This weekend, as veterans of past wars gather in surroundings such as parks and cemeteries turned inhospitable by November dampness and chilly temperatures, we are inspired to remember the sacrifices of those individuals who went off to fight in the wars that have defined the modern world. For Veterans Day is equally as important as Memorial Day observations around the country in late May where we pause to honor those soldiers, sailors, fliers and their crews who did not return from those conflicts.
Veterans Day is often thought of in connection with the armistice that ended World War I on the 11th hour of the 11th day in the 11th month of the year 1918. The international conflict that had drawn in the United States in April 1917 had raged for four seemingly interminable years at a staggering cost to life, property and later, national borderlines in Europe and what used to be called Asia Minor. It was the first war to not only be extensively photographed by still camera, but also by cinema that brought home the images of men going “over the top” of their trenches into battle as theater patrons back in America, England and elsewhere viewed them in the early newsreel format. What they saw may have been more sanitized than the haunting photo work of Mathew Brady during the Civil War, but it was enough to remind citizens of Gen. William T. Sherman’s declaration from that period that “war is hell.”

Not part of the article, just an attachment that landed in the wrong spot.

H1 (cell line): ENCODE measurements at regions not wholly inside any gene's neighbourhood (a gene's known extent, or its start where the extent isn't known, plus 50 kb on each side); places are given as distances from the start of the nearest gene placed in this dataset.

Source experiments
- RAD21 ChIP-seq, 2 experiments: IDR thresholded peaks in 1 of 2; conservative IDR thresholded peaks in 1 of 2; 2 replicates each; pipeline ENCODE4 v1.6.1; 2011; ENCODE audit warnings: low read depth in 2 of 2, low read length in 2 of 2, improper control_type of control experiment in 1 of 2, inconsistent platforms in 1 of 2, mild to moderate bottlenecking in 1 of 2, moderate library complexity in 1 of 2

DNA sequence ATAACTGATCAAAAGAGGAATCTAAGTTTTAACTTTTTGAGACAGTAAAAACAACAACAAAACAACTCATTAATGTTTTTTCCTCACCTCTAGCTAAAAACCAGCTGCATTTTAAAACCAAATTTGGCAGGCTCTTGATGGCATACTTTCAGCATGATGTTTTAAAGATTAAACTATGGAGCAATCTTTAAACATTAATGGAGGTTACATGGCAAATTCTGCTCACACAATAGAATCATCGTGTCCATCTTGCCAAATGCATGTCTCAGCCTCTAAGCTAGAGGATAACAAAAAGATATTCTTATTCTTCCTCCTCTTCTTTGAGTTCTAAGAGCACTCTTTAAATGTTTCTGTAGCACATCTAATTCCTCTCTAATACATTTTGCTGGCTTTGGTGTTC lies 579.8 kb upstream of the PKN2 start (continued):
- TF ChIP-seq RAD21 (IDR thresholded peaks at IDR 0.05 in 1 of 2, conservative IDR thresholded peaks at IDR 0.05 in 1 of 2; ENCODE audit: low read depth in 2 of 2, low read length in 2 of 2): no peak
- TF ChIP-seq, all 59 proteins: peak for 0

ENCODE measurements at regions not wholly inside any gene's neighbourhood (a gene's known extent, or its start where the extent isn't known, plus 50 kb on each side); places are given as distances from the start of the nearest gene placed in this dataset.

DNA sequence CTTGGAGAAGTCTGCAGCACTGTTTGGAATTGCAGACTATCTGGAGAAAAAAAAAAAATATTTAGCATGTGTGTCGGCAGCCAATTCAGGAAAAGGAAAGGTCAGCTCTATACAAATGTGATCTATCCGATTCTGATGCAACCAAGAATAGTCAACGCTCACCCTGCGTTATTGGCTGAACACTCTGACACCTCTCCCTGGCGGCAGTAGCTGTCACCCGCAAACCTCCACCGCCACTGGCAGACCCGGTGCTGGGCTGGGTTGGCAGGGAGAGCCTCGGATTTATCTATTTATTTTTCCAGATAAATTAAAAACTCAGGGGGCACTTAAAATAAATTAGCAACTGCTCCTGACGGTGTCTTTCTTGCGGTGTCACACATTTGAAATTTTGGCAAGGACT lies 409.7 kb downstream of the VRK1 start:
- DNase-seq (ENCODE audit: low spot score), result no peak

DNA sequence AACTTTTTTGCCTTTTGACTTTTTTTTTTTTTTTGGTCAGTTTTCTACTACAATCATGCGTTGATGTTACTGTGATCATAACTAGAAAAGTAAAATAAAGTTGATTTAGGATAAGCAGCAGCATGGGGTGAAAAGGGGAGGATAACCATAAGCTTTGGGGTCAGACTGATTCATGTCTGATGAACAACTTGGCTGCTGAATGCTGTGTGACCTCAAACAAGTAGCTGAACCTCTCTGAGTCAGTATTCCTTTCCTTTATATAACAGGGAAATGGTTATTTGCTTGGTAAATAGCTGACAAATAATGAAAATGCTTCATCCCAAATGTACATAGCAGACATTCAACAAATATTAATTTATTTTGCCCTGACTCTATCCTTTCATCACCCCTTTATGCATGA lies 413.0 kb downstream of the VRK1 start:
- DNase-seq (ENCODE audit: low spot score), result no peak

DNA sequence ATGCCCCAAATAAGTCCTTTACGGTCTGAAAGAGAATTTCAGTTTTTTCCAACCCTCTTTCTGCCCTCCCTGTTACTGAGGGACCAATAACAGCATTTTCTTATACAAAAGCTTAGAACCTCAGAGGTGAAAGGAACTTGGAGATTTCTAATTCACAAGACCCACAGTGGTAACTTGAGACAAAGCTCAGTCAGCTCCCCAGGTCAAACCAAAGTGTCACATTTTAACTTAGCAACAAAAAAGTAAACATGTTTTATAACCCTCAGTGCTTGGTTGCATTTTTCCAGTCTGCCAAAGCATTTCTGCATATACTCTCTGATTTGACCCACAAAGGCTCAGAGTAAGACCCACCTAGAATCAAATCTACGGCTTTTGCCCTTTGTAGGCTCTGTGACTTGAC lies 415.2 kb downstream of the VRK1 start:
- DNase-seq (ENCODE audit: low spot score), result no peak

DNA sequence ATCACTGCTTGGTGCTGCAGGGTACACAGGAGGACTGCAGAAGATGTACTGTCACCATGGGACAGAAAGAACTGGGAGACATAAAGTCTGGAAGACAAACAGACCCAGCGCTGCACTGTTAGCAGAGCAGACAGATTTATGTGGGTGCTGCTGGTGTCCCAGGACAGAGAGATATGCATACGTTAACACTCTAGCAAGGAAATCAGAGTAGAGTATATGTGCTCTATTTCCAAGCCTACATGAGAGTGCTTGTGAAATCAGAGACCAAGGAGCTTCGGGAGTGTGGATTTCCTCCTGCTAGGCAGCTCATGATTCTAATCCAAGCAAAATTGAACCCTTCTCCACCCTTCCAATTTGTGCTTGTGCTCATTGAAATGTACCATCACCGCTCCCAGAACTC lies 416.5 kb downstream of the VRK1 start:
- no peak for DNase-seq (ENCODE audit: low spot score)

That and the plight of veterans returning home with severe injuries caused by the initial mechanized war turned many Americans against future involvement in foreign battles. Such isolationist attitudes worked for awhile until world events again forced us into another battle for survival, this time for the triumph of democracy over dictatorship. Veterans Day is not only for the men and women who served in World War I but for all of America’s veterans who had served to preserve our national way of life since the Revolutionary War. That was the conflict that created the first democratic nation in a world ruled by monarchies and the like. It’s a distinction and a record of which we as citizens can be proud, and veterans have every right to gather on Nov. 11 and in the spring of the following year to memorialize that fact.
But it’s not exclusively for former military personnel but for all local residents in which to participate. It’s a means of providing meaning to what veterans accomplished in allowing family, friends and neighbors to live in freedom and peace, and recognition of the hardships endured by those survivors so they could return home and pick up their lives again.
Indeed, one of the privileges we enjoy due to the sacrifice of many was well on display this past week in states that voted for local offices, issues and referendums. Citizens make their sentiments known by going to the polls, something still unknown in non-democratic nations or in countries that boast of elections whose results are meaningless. Despite divided opinions on the value of casting ballots in today’s U.S. — and how secure they are — results still speak volumes about the national and local mood. The efforts of the fallen in past wars have preserved voting as one of our most precious rights, and we need to think about that, even just a little, when the next election rolls around and some folks choose not to exercise that right.
And not only this weekend should we pause from college football and family activities to honor the memory of our military heroes. We should give it much more thought all through the year, and not dismiss such sacrifice as a product of a bygone era. It really is something for which all should be grateful.
Kevin Kelly, who was affiliated with Ohio Valley Publishing for 21 years, resides in Vinton, Ohio.